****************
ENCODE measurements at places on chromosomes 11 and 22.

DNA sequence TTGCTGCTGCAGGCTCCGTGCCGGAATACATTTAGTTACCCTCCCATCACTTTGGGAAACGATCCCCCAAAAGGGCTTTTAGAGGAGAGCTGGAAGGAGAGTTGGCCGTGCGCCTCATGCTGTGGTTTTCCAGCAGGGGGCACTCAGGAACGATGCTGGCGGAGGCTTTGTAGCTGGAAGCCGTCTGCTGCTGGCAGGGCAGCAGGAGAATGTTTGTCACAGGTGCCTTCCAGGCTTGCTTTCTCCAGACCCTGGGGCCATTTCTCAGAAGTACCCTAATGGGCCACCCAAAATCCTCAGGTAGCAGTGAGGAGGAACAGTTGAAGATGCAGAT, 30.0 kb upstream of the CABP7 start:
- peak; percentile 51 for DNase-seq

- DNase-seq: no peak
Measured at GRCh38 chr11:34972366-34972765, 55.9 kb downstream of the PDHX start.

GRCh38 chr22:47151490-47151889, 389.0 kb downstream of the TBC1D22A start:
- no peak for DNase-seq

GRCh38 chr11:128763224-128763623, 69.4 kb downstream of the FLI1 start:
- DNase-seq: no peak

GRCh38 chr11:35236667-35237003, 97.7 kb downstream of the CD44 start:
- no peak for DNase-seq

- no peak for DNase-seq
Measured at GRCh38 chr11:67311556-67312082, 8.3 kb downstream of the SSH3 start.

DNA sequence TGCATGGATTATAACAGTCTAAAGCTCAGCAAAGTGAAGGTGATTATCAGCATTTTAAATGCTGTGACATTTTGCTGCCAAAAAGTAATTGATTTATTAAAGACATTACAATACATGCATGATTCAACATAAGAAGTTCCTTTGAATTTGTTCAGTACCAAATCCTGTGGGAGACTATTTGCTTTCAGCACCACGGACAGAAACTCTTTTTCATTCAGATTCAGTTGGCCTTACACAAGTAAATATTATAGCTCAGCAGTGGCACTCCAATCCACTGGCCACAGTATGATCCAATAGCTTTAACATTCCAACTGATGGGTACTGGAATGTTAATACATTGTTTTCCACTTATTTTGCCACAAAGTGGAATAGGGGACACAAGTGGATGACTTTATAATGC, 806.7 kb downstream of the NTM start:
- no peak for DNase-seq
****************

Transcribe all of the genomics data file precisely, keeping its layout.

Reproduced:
ENCODE measurements at places on chromosomes 11 and 22.

DNA sequence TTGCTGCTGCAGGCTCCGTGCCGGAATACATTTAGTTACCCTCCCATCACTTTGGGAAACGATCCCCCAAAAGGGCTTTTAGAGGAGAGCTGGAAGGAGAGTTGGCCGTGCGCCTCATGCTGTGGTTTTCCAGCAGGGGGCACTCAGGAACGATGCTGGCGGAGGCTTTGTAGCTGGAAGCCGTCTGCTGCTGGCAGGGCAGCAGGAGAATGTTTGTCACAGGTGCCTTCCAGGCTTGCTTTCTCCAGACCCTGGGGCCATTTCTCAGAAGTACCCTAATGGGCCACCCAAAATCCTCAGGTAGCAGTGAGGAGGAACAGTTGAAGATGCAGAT, 30.0 kb upstream of the CABP7 start:
- peak; percentile 51 for DNase-seq

- DNase-seq: no peak
Measured at GRCh38 chr11:34972366-34972765, 55.9 kb downstream of the PDHX start.

GRCh38 chr22:47151490-47151889, 389.0 kb downstream of the TBC1D22A start:
- no peak for DNase-seq

GRCh38 chr11:128763224-128763623, 69.4 kb downstream of the FLI1 start:
- DNase-seq: no peak

GRCh38 chr11:35236667-35237003, 97.7 kb downstream of the CD44 start:
- no peak for DNase-seq

- no peak for DNase-seq
Measured at GRCh38 chr11:67311556-67312082, 8.3 kb downstream of the SSH3 start.

DNA sequence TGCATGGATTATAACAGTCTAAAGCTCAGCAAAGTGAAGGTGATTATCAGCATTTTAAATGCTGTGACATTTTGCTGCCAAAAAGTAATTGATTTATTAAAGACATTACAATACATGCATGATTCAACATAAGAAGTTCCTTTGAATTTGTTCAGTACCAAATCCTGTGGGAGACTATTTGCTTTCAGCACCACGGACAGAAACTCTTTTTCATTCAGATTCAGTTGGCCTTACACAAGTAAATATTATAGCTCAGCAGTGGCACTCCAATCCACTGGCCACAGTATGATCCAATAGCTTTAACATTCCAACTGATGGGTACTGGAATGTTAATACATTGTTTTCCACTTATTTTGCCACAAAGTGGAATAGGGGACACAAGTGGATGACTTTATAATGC, 806.7 kb downstream of the NTM start:
- no peak for DNase-seq